We always thought of DeviceAtlas as being more about device 'intelligence' than merely device 'data'. Being able to see and interpret patterns in the data helps developers make really smart design decisions, rather than just react, at run-time, to whatever turns up at their site.
So we've been putting a lot of effort into the analytics features of the platform. Currently we're trying out one- and two-dimensional analysis of device model populations.
The one-dimensional tool allows you to choose any property and see the relative populations of that property's values. For example, the "memory limit" property, when projected onto such a histogram, looks like this:
In other words, of those devices for which this property is known, the majority support pages of 4 kilobytes or higher. (I think that is currently a reflection of legacy WAP devices which skew this particular chart). As you can also see, there are a reasonable number of devices for which we have not yet established this property's value.
Even more interesting is the two-dimensional analysis. This lets you choose any two properties and create a bubble-chart that shows their populations against each other. A classic example, of course, is screen size:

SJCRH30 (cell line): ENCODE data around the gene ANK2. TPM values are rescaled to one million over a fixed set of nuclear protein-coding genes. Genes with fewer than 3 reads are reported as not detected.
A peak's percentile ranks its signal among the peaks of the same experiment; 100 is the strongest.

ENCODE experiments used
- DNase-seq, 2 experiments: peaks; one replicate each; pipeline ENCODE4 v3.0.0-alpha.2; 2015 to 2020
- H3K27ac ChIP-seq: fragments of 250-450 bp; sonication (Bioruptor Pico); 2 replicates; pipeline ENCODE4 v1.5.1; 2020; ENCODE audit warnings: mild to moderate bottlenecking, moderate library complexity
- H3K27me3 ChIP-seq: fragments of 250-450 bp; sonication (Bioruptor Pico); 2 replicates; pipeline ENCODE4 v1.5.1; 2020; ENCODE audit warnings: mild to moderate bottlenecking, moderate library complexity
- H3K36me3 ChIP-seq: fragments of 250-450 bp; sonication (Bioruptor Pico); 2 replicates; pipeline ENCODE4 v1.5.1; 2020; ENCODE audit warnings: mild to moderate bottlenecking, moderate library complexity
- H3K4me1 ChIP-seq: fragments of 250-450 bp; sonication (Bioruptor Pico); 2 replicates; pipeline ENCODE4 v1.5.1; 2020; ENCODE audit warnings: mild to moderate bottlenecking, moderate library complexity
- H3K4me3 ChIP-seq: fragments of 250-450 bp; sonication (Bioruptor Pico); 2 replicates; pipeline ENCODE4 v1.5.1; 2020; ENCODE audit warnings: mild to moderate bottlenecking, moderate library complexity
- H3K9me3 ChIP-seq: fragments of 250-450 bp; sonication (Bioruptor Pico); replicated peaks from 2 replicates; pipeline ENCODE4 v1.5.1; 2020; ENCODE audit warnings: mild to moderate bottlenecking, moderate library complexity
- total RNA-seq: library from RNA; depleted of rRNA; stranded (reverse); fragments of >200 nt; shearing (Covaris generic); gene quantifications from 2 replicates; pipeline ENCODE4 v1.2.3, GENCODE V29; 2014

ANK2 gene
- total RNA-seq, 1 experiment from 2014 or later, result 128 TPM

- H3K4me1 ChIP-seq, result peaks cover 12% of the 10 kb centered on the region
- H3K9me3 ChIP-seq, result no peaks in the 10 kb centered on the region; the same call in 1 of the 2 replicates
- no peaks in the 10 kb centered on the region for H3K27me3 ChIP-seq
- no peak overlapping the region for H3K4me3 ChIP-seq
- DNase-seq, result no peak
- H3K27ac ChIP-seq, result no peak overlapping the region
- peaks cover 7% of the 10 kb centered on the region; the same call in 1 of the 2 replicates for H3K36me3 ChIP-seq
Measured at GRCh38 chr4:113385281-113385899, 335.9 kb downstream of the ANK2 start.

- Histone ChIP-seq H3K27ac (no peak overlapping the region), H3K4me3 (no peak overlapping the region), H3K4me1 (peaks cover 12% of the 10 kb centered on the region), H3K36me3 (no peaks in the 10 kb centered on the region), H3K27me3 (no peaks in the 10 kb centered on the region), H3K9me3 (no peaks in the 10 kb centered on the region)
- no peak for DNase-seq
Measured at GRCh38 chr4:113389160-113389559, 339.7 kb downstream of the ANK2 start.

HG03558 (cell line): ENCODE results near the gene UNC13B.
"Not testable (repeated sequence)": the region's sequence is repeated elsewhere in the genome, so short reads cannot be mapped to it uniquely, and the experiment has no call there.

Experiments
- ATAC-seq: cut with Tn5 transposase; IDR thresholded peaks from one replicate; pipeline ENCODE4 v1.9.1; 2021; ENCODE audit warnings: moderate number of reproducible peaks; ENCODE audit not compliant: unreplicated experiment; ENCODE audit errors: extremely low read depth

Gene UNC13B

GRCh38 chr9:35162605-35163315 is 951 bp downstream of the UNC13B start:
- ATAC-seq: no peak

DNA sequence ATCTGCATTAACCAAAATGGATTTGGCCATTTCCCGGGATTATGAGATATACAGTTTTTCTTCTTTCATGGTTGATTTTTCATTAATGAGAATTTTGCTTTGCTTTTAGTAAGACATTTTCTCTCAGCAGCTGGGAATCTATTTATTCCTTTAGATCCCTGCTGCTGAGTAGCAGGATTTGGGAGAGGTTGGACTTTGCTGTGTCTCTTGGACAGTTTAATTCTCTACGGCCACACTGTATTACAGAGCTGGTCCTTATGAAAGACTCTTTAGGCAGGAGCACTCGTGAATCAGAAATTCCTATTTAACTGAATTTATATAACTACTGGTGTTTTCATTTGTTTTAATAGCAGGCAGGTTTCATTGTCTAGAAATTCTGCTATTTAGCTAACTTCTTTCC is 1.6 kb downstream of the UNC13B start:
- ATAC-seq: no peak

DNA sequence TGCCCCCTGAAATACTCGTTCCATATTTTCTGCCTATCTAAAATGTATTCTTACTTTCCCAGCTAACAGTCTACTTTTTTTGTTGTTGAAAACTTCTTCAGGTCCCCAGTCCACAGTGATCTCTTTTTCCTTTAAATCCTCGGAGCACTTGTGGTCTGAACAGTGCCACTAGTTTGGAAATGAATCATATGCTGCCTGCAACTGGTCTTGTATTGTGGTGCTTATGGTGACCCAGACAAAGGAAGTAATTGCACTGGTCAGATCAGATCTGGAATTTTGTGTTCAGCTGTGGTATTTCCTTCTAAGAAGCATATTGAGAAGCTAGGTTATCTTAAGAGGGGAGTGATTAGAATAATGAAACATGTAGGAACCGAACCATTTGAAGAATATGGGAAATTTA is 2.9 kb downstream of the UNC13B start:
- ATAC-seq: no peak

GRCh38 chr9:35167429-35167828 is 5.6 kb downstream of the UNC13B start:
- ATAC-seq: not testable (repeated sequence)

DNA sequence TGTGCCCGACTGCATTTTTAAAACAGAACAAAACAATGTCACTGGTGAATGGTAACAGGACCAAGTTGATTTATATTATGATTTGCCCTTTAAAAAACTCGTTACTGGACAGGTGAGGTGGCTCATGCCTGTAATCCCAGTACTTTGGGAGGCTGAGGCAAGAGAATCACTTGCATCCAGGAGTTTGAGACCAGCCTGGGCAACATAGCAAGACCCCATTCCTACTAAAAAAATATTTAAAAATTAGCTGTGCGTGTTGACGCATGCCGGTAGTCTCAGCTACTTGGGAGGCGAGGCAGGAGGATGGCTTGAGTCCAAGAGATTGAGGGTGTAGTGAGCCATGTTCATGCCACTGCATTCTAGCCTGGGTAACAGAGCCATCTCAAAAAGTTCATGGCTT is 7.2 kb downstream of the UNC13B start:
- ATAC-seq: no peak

Here, the size – and colour – of the bubbles is dictated by the number of devices sharing those two values. Immediately, it's clear from this that the most common screen size is 128px x 160px (shared by over 850 devices). Hovering over the bubble gives you stats, and clicking drills you down to a list of devices matching those criteria.
I love graphs so I think it's cool, of course. But more importantly, we think this will be very helpful for helping slice up the device landscape. Designers will be able to define common families that share similar characteristics.
(And from a site moderator's point of view, this is also a great tool for spotting data faults. Apparently there is a device with fractional screen dimensions. Hm… I think we'll fix that one.)
Anyway, we know there's plenty more to do here. No doubt we need to support user-defined filters on the dataset presented, such as geographic market. And we'd love to be able to weight the values' populations based on the popularity of real devices too (so that rarer, legacy devices don't mislead the eye).
But watch this space. We'll start to sneak this out to the public soon, and would love your feedback or comments on these ideas in the meantime.